This year’s suicide awareness walk could be biggest one yet

Just over 100 people participated in South Williamsport resident Madison Losell’s first suicide prevention walk at the South Williamsport Complex in 2016 and helped raise about $1,300 toward the American Foundation for Suicide Prevention.

Gearing up for her third event, Losell now has nearly 800 people interested in participating based on her Facebook event page.

Losell started the walk as part of her senior project, a graduation requirement for seniors at South Williamsport High School, in the memory of a friend who committed suicide.

“I lost a friend around six years ago,” Losell said. “She was a big part of my life and I wanted to do something in her honor.”

Though fewer people attended Losell’s second event, she raised nearly twice as much money, donating over $2,100 to the foundation. So she’s hopeful that this year’s walk, slated for noon to 2 p.m. April 20 at the complex, will bring in a big haul to help raise awareness of and prevent suicide.

“If even half of those people (who are interested on Facebook) come, we’ll have four times the number we had at the first year,” she said.

Now a Lycoming College student balancing a criminal justice major and psychology minor with two part-time jobs, Losell said planning the walk takes a lot of effort.

She needs permission from the borough to use the complex, a hefty event insurance policy — which, thankfully, has been donated each year, she said — and plenty of outreach and advertising to get the word out and collect donations.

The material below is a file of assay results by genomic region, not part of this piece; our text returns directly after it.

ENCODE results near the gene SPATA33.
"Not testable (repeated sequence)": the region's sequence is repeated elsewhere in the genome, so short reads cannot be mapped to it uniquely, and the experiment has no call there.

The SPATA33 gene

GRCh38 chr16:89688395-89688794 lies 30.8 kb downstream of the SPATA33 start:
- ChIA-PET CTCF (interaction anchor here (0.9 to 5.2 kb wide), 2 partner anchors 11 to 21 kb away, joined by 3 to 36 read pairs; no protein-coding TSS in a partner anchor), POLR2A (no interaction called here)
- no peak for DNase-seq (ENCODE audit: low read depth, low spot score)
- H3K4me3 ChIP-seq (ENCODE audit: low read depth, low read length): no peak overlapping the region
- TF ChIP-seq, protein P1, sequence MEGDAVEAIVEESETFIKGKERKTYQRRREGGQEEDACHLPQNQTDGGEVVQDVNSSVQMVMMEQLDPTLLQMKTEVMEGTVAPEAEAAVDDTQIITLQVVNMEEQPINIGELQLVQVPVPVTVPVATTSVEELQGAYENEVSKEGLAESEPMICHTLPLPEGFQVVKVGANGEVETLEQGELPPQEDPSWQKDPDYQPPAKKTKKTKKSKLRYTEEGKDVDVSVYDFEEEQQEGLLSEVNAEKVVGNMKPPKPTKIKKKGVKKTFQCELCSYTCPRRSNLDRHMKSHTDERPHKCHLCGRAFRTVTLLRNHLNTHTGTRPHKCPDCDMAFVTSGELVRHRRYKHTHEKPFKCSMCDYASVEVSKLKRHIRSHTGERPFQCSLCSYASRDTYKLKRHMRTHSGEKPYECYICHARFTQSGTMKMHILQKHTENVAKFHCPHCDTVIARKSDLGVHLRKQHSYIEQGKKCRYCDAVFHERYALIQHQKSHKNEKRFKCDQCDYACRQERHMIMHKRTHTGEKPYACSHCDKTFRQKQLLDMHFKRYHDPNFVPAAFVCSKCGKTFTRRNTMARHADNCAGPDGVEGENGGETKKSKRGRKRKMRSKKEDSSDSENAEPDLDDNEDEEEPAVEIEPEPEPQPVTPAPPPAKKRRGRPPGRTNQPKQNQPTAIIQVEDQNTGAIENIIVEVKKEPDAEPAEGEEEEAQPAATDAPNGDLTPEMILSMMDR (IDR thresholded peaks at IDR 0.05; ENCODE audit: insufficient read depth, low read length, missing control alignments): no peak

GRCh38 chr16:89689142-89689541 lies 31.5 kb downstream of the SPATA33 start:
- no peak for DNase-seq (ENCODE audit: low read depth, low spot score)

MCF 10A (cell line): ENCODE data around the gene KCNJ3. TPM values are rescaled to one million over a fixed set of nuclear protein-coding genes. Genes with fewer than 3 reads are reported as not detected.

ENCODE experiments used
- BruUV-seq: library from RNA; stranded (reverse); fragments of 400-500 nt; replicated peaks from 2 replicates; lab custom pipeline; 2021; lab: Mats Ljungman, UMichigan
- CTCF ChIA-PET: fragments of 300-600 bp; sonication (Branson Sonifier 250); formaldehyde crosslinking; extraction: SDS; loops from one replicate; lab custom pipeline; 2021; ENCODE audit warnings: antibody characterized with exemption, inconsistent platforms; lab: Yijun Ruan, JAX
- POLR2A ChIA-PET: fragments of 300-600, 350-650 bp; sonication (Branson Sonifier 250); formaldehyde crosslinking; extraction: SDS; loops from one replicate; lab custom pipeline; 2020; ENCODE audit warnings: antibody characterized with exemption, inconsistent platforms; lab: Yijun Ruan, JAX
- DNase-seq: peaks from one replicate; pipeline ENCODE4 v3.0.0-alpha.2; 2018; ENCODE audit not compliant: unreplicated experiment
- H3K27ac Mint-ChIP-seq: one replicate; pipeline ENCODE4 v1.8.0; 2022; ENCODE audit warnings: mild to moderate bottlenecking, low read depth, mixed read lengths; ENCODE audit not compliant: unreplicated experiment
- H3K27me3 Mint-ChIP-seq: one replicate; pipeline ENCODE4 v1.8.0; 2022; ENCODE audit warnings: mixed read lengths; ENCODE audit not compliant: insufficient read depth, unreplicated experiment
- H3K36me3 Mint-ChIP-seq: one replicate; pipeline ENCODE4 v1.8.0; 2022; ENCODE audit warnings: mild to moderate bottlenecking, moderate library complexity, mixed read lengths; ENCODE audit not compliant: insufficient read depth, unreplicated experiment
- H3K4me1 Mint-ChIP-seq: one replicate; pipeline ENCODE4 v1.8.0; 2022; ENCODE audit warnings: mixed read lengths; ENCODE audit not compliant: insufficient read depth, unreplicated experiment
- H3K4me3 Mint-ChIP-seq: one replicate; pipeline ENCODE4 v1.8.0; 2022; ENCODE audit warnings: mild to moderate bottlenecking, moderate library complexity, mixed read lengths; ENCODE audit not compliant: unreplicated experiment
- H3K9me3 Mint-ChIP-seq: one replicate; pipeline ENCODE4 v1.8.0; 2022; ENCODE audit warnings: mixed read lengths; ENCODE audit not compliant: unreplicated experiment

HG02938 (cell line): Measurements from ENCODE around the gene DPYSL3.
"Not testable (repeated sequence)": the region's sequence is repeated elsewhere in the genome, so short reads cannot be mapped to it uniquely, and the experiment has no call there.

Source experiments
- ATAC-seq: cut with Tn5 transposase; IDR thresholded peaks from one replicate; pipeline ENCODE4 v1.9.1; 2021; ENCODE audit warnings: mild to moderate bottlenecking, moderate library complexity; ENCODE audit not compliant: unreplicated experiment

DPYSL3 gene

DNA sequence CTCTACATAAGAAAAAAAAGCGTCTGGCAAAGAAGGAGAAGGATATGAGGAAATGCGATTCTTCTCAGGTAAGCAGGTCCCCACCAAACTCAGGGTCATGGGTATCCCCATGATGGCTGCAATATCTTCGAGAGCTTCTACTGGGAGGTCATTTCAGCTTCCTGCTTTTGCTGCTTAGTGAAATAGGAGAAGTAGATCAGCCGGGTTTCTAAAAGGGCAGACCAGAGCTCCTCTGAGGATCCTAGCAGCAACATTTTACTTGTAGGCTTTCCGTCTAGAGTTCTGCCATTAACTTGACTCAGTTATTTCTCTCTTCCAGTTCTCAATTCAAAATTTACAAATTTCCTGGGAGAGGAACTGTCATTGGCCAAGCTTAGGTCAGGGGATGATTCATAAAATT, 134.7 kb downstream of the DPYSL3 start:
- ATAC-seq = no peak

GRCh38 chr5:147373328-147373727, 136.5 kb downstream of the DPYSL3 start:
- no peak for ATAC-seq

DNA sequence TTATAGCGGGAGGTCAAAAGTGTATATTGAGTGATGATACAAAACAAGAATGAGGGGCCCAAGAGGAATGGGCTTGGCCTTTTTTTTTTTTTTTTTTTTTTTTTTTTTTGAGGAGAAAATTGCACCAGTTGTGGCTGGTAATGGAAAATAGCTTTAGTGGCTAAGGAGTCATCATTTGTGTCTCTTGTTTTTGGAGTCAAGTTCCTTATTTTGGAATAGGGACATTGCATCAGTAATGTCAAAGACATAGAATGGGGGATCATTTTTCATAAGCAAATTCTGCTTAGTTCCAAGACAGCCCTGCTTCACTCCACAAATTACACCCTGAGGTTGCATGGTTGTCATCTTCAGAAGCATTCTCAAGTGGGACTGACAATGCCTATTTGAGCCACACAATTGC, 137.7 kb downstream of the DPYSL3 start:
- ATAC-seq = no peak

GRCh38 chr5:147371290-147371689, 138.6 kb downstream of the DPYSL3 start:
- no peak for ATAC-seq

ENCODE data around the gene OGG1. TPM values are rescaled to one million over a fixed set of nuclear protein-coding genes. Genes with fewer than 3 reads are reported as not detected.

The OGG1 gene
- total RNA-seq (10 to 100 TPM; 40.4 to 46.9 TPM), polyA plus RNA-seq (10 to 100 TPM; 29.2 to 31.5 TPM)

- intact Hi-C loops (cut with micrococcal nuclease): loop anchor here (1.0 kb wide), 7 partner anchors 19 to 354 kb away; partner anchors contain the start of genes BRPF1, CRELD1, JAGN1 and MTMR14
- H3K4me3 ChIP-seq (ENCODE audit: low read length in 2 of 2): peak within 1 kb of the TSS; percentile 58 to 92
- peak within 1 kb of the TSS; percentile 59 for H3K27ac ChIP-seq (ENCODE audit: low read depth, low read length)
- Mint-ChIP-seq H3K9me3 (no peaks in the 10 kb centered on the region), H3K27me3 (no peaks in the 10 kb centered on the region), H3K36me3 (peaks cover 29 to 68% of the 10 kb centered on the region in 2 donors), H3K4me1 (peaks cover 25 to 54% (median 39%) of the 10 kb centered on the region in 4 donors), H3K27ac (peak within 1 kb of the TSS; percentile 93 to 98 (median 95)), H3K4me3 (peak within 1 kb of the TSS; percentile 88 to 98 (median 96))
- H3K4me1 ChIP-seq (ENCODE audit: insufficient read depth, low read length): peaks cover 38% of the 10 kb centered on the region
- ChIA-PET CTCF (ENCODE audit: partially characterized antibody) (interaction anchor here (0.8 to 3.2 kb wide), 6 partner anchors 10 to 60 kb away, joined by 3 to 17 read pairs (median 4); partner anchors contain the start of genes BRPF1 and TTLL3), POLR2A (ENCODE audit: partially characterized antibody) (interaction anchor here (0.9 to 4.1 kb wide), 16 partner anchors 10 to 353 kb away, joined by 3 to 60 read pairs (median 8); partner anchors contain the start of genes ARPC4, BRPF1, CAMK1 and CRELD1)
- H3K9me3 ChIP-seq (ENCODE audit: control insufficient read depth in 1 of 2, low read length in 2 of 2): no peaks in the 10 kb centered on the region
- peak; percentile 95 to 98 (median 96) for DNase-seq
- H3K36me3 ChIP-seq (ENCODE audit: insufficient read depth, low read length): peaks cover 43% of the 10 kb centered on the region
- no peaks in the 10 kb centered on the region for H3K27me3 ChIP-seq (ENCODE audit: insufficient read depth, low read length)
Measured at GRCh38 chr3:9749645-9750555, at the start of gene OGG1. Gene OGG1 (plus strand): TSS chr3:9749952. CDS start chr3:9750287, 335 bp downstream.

In addition to the walk, the event includes a basket raffle with goods donated from area businesses, bracelets with the message, “You woke up today. There’s a reason for that,” and baked goods provided by Losell’s grandmother. Losell and her mom also sew bandanas for pets with designs screenprinted by her father.

Despite all the work that goes into it, Losell said the event is worthwhile.

“It’s a big deal,” she said. “It’s important.”

Lycoming County’s number of annual suicides regularly exceeds the national average, said Chuck Kiessling, county coroner.

The annual national average is about 13 suicides per 100,000 people, he said. Lycoming County lost 25 people to suicide last year, 18 in 2017, 16 in 2016 and 19 in 2015. Of those 25 people in 2018, there were 16 males and nine females ranging in ages from 17 up to 87.

“It’s fluctuated since 2008, but we definitely are running higher than the national average,” Kiessling said.

Suicide is defined as the death of an individual by their own doing, so anything from hanging oneself to overdosing to carbon monoxide poisoning could be ruled suicide. However, “in most cases,” there’s a note or some other indication of intent, he said.

One of the ways the coroner’s office hopes to prevent suicides is by making resources more available to people at risk.

Prescription pads and magnets with contact information for the National Suicide Prevention Hotline are given out in doctors offices to those who doctors think might consider suicide, such as patients prescribed with antidepressants or other similar medications.

“The numbers don’t reflect that we’re making progress, but you don’t know,” Kiessling said. “The numbers only reflect successful suicides. You don’t know if someone reached out.”

Kiessling added that legislative action to remove firearms from owners with documented mental health problems might also save lives.

Of the 25 suicides in the county last year, 15 were caused by firearms, he said.

“They’re a preventable death,” Kiessling said of all suicides. “They’re tragic. It’s hard for all of us.”

While suicide is tragic, and events organized in memoriam of those who have committed suicide can be somber and sad, Losell said she doesn’t want her walk to bring people down.

“Let’s celebrate the life that they did live, and look at our lives and make the most of them,” she said.

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